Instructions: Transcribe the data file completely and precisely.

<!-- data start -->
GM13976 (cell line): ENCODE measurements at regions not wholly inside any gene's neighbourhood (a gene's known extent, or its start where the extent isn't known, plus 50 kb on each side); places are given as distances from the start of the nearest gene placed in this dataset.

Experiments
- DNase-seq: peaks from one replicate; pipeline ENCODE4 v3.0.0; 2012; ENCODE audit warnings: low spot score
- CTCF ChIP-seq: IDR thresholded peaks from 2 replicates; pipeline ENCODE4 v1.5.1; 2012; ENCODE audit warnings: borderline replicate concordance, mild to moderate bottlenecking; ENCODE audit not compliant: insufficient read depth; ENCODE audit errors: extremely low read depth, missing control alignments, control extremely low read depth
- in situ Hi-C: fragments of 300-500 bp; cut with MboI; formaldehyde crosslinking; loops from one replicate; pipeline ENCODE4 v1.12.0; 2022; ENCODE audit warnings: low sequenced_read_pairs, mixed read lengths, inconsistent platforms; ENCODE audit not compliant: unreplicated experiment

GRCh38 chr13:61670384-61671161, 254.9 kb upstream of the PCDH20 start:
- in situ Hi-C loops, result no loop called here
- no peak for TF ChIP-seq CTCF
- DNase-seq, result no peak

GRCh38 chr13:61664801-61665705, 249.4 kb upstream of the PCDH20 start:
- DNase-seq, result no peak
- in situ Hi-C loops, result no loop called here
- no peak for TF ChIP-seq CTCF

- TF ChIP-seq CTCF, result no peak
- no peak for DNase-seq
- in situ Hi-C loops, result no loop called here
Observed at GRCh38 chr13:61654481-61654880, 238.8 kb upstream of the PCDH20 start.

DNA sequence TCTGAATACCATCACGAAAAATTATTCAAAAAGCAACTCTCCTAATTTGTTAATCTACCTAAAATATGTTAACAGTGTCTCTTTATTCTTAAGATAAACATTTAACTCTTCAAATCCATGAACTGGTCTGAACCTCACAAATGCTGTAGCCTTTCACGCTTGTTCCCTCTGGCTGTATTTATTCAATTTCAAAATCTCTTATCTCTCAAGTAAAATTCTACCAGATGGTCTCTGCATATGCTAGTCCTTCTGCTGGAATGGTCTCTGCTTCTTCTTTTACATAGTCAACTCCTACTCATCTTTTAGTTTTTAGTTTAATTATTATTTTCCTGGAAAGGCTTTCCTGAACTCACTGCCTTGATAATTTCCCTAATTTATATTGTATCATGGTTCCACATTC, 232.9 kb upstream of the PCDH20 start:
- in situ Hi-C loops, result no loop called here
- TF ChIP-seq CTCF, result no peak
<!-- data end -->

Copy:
GM13976 (cell line): ENCODE measurements at regions not wholly inside any gene's neighbourhood (a gene's known extent, or its start where the extent isn't known, plus 50 kb on each side); places are given as distances from the start of the nearest gene placed in this dataset.

Experiments
- DNase-seq: peaks from one replicate; pipeline ENCODE4 v3.0.0; 2012; ENCODE audit warnings: low spot score
- CTCF ChIP-seq: IDR thresholded peaks from 2 replicates; pipeline ENCODE4 v1.5.1; 2012; ENCODE audit warnings: borderline replicate concordance, mild to moderate bottlenecking; ENCODE audit not compliant: insufficient read depth; ENCODE audit errors: extremely low read depth, missing control alignments, control extremely low read depth
- in situ Hi-C: fragments of 300-500 bp; cut with MboI; formaldehyde crosslinking; loops from one replicate; pipeline ENCODE4 v1.12.0; 2022; ENCODE audit warnings: low sequenced_read_pairs, mixed read lengths, inconsistent platforms; ENCODE audit not compliant: unreplicated experiment

GRCh38 chr13:61670384-61671161, 254.9 kb upstream of the PCDH20 start:
- in situ Hi-C loops, result no loop called here
- no peak for TF ChIP-seq CTCF
- DNase-seq, result no peak

GRCh38 chr13:61664801-61665705, 249.4 kb upstream of the PCDH20 start:
- DNase-seq, result no peak
- in situ Hi-C loops, result no loop called here
- no peak for TF ChIP-seq CTCF

- TF ChIP-seq CTCF, result no peak
- no peak for DNase-seq
- in situ Hi-C loops, result no loop called here
Observed at GRCh38 chr13:61654481-61654880, 238.8 kb upstream of the PCDH20 start.

DNA sequence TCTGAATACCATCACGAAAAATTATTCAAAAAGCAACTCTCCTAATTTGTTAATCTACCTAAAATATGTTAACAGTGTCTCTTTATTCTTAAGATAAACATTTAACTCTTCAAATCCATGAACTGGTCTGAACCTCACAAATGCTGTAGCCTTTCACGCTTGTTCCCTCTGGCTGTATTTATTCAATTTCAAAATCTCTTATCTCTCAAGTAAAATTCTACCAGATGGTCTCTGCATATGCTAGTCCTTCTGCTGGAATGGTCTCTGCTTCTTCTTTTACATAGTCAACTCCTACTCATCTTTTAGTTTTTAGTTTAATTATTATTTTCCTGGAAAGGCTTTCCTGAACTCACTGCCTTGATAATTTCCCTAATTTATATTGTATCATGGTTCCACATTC, 232.9 kb upstream of the PCDH20 start:
- in situ Hi-C loops, result no loop called here
- TF ChIP-seq CTCF, result no peak